I think more vets will be left off the 40 than most people think. I see no way to hold on to File, Frederick, Douglass, Glynn, Woodward, Cash, Clark, maybe even Towers, Miller or Chulk over some of these good kids. It may be wise to try and work a few trades in advance and try to get something for guys that JP feels may be lost. Maybe too with a high position on the waiver claim list JP might want to clear a little room to pick up some one he likes better than some of the vets I have just canned.
Craig B - Friday, October 01 2004 @ 08:47 AM EDT (#27572) #
Thigpen's bat is way ahead of his glove

I'm sorry, I have a very, very hard time believing this. Taylor Teagarden played with Thigpen in Texas this past year and they split the catching duties. Now Teagarden is viewed generally as one of the best catching prospects in the college ranks in years; his glove is universally affirmed. But Thigpen had better defensive numbers this past season than Teagarden.

Teagarden's defense is good enough for him to have been the no. 1 catcher for Team USA this past summer. If Thigpen can outperform him, he's clearly doing something quite right.

Now that doesn't take the more subtle catcher skills, like calling a game, into account, and Thigpen is going to need lots of work there because he was in a job-share situation in college. But from a tools perspective, he's got no problem, and the Jays did a great job with a similarly gifted and similarly inexperienced player in Kevin Cash.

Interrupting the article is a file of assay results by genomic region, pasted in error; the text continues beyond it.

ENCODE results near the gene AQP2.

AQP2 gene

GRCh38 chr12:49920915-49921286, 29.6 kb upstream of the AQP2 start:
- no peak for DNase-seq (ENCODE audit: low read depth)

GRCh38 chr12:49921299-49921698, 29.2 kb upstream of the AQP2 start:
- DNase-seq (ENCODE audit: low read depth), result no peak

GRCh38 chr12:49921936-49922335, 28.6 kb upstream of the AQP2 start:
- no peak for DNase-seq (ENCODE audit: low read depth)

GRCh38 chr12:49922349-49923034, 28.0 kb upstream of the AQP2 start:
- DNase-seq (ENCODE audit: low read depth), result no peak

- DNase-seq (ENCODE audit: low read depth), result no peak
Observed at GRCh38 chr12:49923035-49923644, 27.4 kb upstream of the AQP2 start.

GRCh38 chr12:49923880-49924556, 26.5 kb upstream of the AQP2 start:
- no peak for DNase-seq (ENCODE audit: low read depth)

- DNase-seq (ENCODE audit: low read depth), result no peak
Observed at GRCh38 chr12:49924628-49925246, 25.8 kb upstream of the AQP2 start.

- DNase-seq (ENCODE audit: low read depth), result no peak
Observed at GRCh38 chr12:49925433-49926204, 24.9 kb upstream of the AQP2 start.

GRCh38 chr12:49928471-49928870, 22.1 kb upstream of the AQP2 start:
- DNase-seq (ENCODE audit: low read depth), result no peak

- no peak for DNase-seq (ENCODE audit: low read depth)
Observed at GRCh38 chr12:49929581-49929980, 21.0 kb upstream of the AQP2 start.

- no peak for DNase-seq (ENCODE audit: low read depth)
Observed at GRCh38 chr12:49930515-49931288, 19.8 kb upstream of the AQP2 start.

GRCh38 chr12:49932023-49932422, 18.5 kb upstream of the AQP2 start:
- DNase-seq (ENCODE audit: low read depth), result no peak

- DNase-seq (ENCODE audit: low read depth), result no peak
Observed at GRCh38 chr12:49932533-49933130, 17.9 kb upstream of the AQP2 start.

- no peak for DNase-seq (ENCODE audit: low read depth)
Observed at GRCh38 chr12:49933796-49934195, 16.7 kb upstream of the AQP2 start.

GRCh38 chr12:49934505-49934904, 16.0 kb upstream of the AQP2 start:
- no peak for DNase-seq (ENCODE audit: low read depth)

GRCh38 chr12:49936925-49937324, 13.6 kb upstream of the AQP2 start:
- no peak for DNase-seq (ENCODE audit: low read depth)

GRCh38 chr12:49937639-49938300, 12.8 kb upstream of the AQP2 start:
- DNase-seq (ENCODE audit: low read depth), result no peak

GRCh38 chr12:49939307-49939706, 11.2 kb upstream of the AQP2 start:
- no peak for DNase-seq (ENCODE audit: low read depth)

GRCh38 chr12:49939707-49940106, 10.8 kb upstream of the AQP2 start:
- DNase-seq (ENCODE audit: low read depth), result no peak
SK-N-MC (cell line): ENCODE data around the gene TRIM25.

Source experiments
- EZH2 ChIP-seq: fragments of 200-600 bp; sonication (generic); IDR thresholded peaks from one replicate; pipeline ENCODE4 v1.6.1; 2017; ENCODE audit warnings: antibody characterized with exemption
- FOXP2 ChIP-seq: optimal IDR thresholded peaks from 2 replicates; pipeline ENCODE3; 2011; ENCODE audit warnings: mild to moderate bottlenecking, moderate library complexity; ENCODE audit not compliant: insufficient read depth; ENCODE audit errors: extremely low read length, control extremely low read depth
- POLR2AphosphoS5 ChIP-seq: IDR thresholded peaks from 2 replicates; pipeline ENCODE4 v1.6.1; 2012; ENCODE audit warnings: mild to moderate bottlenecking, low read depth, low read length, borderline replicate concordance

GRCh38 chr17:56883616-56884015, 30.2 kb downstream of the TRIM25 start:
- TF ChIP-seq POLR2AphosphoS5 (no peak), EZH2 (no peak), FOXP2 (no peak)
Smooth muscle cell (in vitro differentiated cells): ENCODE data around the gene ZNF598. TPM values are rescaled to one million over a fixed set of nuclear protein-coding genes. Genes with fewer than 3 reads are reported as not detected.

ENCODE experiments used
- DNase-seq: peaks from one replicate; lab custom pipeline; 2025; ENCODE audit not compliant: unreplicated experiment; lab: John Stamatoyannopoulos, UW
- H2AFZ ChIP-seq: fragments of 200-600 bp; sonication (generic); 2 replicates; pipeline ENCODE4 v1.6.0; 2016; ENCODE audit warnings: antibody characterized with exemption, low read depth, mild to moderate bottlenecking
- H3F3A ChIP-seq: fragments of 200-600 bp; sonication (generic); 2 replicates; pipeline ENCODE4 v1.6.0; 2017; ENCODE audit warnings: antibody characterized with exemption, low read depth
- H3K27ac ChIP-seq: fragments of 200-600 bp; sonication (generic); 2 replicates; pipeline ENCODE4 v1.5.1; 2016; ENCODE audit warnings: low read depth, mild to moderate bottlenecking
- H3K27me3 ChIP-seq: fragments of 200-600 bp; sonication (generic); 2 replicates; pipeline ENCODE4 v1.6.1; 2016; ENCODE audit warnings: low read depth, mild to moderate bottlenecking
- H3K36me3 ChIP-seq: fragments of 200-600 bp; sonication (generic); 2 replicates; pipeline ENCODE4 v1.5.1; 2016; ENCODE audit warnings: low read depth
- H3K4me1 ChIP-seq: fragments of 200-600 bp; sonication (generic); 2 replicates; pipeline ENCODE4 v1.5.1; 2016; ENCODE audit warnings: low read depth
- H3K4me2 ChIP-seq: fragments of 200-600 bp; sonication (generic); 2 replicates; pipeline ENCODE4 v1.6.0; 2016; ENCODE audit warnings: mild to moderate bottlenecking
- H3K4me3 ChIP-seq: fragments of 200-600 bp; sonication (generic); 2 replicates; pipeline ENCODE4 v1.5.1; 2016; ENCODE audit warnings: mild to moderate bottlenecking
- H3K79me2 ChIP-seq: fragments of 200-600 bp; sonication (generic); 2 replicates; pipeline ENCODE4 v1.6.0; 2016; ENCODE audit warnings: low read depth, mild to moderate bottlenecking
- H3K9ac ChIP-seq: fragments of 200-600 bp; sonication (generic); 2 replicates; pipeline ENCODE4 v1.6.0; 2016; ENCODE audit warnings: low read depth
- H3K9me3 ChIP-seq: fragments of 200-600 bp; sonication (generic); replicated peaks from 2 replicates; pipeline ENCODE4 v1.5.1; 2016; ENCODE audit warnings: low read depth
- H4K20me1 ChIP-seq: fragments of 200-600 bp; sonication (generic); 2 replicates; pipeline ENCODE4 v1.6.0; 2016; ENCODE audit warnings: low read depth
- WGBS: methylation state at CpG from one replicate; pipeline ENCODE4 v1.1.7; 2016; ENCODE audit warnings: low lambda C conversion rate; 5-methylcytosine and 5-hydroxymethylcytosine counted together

_bob - Friday, October 01 2004 @ 12:29 PM EDT (#27573) #
I noticed Justin Singleton gets very little respect from Those of us who watched him play for the Fishercats this season saw one heck of a ballplayer. The best defensive centerfielder in the league.( saved dozens of runs ) Plus he hit 16 homers and was second in the league in triples with 11. Plenty of strikeouts, but a solid slugging percentage. In short, this guy can play ball. Always seems to make the right play and hits well when needed.
_Jordan - Friday, October 01 2004 @ 12:39 PM EDT (#27574) #
Bob, Singleton is a terrific defensive player -- several Bauxites saw him make some amazing plays in person at a Fisher Cats game earlier this year. The Blue Jays, intentionally or not, are collecting some great defensive outfielders, including Singleton, Miguel Negron and Yuber Rodriquez. He does have good extra-base pop, and is reportedly a fine teammate.

Singleton's problem, and it's serious one, is making contact. He hit .236 this year in Double-A, walked just 33 times in 441 AB, and struck out a terrible 152 times, leading the entire Blue Jays organization by a wide margin. And he'll be 26 next April, so he has mininal room for growth. I really don't think he's a viable prospect.
_Dean - Friday, October 01 2004 @ 12:41 PM EDT (#27575) #
I'm only going from memory but didn't Teagarden bat less than .300 this year? Thigpen's defence has been questioned by BA before, at draft time so until I read different I won't be buying in that he is a viable catcher.
_bob - Friday, October 01 2004 @ 12:52 PM EDT (#27576) #
In response to your note on Justin Singleton and his hitting.Look a little closer at the numbers. The Fishercats home park was not a hitters paradise. Severe problems with lights near the hitters background made it very difficult to see the ball at times. Just about the whole team,including Singleton, hit much better on the road. It proves the old baseball addage " you can't hit what you can't see ". Even the Jays were aware of the problem with the lights, but , nothing was done about it.